Perhaps insight can be found in our collective social commentary. I turned to a company called Crimson Hexagon which specializes in analysis of social data. They were extraordinarily helpful and their data revealed, much to my surprise, that not much has changed in the world of angry blackout conversation.
Here’s is data they provided looking at total internet conversation about MLS Blackouts adjusting for the switch in comments from MLS Live to ESPN+. For context I’ve added the MLS searches from Google over the same time period. The data starts in 2010, when MLS LIVE was originally launched.
The first thing to point out is that the second quarter of this year doesn’t look substantially different from any other year since 2012. In fact, discussion of blackouts has generally been on the decline since the 2nd half of 2012, down 24 percent (2018 Q2 versus 2012 Q3). Meanwhile searches on Google have gone up over that same time frame by 20 percent.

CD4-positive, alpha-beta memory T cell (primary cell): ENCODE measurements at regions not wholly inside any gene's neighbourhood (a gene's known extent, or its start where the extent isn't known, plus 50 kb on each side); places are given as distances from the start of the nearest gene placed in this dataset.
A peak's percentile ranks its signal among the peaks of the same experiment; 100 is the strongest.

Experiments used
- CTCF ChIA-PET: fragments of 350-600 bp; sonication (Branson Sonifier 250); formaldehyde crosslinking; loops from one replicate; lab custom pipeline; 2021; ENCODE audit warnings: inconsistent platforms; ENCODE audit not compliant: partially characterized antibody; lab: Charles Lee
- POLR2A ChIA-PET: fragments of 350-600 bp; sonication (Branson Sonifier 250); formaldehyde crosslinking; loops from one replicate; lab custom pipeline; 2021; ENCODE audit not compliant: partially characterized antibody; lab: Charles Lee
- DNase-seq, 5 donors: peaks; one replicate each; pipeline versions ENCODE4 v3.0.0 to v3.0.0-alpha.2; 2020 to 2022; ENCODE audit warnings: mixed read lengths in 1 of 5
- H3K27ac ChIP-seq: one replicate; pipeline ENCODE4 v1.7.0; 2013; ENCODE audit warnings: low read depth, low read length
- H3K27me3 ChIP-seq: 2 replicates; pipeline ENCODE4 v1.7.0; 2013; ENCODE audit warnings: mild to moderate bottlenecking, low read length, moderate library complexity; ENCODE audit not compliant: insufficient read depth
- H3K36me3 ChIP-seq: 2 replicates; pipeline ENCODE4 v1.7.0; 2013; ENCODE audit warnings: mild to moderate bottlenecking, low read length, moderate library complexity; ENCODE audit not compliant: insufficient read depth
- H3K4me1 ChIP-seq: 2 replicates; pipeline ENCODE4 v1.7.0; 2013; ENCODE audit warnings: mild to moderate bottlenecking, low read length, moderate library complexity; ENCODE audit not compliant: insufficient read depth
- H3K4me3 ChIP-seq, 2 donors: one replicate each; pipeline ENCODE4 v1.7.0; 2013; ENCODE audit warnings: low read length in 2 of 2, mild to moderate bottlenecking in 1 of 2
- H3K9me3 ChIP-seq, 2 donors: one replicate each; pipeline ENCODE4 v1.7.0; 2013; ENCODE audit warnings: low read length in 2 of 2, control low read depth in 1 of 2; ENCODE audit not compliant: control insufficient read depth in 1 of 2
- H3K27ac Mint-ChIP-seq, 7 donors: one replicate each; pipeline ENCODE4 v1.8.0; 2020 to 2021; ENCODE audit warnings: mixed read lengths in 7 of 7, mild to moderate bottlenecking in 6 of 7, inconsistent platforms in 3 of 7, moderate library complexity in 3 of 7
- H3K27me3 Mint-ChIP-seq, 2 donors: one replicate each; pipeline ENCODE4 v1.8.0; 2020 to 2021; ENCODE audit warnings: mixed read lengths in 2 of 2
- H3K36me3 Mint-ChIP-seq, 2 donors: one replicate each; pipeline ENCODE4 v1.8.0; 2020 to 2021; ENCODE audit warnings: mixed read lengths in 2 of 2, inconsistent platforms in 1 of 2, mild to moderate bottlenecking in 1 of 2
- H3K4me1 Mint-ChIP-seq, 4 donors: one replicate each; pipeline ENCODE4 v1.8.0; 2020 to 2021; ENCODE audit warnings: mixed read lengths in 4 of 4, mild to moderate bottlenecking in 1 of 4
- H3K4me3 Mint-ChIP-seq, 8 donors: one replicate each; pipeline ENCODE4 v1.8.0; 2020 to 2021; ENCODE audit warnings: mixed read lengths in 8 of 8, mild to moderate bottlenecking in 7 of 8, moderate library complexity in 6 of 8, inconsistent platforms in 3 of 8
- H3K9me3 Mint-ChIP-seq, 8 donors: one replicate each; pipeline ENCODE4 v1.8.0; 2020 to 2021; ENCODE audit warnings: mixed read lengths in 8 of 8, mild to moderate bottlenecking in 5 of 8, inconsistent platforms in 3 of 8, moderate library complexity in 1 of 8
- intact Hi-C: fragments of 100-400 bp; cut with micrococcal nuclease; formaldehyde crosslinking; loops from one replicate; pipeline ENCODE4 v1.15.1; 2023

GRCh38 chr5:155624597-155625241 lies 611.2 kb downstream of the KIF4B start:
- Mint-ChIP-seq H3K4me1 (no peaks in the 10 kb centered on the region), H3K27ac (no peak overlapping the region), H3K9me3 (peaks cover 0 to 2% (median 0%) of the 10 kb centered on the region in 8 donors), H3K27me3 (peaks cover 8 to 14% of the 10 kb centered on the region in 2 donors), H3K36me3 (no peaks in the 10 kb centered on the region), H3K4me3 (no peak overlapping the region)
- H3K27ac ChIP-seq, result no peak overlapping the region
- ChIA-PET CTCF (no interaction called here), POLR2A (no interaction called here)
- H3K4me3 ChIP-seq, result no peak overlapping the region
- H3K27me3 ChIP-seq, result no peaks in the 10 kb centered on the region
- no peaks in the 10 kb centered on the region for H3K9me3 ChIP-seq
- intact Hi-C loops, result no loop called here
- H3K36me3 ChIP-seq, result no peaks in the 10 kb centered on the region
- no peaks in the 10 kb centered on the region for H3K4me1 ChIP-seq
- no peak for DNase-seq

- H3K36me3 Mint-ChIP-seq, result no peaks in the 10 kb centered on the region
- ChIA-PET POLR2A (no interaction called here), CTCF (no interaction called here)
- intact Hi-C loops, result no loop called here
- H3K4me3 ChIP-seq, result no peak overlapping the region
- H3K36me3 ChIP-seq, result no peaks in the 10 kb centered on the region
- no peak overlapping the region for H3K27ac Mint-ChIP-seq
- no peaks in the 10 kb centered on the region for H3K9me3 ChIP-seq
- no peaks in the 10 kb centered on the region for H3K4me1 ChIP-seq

Let’s now look at the sentiment of of those conversations. Crimson Hexagon tools determine the overall tone of the conversations regarding blackout discussion.
As you can see the conversation has been considered roughly 60% negative since 2010, but the positive discussion has been increasing recently. You might wonder how any conversation of blackouts could be positive. While those discussions mention blackouts, the conversation appears to grant the overall experience to be positive.
Lastly, we can look at comments by region to see if the regions that moved from no blackouts to blackouts, like Philadelphia, saw an uptick in discussion. Here again the data doesn’t show much change.
The bolded cities represent those that had a change in blackout policy. The share did not shift to those cities nor were the volume of discussions materially higher, just like the rest of the data. What’s odd is that places like Chicago have had the biggest share shift.